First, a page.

Mute Hee-Jin is working as a clerk in a fishing resort in the Korean wilderness; selling baits, food and occasionally her body to the fishing tourists. One day she falls in love to ... See full summary »
Mute Hee-Jin is working as a clerk in a fishing resort in the Korean wilderness; selling baits, food and occasionally her body to the fishing tourists. One day she falls in love to Hyun-Shik, who is on the run for the police and rescues him with a fish hook, when he tries to commit suicide. Written by
Moritz Muehlenhoff <email@example.com>
Now this is a great example of horror. Not your slasher, undead walking, predictable spoon fed story. Instead, the Isle's simple setting proves that looks can be deceiving as calm waters and clear blue skies belie the murky depths and secrets hidden within.
I never realized the symbolism in this movie: fishing, bait, the simple action of simply tossing back an unwanted catch back in the water. Scenes most striking and prominent contained little or even no dialogue. The soundtrack is subtle, yet highly effective in establishing mood. Then again, anyone who has gone fishing can appreciate the tranquil, and peaceful state which can be very rewarding. How about human relationships? How about the bad times or deep hurts so traumatizing which cannot be shared with anyone. Do we walk burdened carrying deep pains like say a wounded scaled fish? Although it may be wounded, it still goes on swimming in its daily routine. Our two main characters throughout the film really catch you offguard. Let's just say "misery loves company". This horror is more psychological and more tangible than what you would usually see on screen.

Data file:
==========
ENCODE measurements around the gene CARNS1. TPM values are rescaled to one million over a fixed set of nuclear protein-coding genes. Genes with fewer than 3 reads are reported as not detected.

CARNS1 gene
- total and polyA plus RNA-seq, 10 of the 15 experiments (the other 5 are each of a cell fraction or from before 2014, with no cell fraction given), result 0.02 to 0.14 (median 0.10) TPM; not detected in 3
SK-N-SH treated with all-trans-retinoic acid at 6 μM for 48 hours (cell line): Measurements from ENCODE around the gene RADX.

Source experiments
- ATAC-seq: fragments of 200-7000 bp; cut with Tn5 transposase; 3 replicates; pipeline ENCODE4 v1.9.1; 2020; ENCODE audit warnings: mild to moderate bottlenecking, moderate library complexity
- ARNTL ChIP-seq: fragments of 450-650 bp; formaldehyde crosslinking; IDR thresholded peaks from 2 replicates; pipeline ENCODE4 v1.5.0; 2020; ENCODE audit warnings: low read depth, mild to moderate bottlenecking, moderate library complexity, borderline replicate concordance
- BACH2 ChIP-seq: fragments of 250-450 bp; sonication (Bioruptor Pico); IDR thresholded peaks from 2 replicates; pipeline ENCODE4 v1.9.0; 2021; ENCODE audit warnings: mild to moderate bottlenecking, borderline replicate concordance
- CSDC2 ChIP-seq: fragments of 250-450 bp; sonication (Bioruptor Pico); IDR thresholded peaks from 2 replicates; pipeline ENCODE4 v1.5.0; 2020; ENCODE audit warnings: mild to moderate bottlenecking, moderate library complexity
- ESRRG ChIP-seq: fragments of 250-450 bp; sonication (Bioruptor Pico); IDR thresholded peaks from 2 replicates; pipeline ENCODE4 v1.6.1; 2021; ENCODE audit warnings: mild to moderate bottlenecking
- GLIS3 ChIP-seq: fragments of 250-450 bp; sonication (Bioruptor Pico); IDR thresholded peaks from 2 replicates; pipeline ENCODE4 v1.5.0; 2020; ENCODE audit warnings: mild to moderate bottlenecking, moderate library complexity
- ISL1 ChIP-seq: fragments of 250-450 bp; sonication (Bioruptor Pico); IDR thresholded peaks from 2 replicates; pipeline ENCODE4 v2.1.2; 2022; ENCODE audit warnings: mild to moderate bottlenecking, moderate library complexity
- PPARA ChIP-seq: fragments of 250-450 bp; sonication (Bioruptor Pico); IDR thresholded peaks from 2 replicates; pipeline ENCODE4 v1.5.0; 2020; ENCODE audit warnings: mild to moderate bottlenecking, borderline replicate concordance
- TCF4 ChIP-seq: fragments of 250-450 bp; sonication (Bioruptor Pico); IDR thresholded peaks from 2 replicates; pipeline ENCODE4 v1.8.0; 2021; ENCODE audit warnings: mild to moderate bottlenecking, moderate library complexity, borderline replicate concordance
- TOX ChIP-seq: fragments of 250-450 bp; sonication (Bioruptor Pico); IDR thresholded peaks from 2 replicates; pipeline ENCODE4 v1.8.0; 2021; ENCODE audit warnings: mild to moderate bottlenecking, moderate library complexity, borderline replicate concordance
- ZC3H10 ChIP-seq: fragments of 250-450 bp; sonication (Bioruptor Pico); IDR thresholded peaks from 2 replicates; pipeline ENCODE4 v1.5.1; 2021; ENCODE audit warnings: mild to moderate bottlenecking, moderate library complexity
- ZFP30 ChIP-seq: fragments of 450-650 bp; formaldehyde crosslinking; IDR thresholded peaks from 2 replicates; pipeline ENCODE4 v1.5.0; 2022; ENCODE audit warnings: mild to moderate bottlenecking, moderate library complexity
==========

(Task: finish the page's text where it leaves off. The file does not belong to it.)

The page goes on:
I was impressed by Jung Suh who really displays the strength of Hee-Jin, and at the same time shows a frail, tragic side. Her routine actions like steering the boat, tending to the renters' are done so convincingly that you feel like you're at the lake watching true events unfold. Credit also Ki-Duk Kim for directing this without making it into a sappy love story and not going overboard or too artsy. Be warned: the Isle is laced with dark humor and will have you thinking about it after it is done. I really appreciate films that are able to do that.
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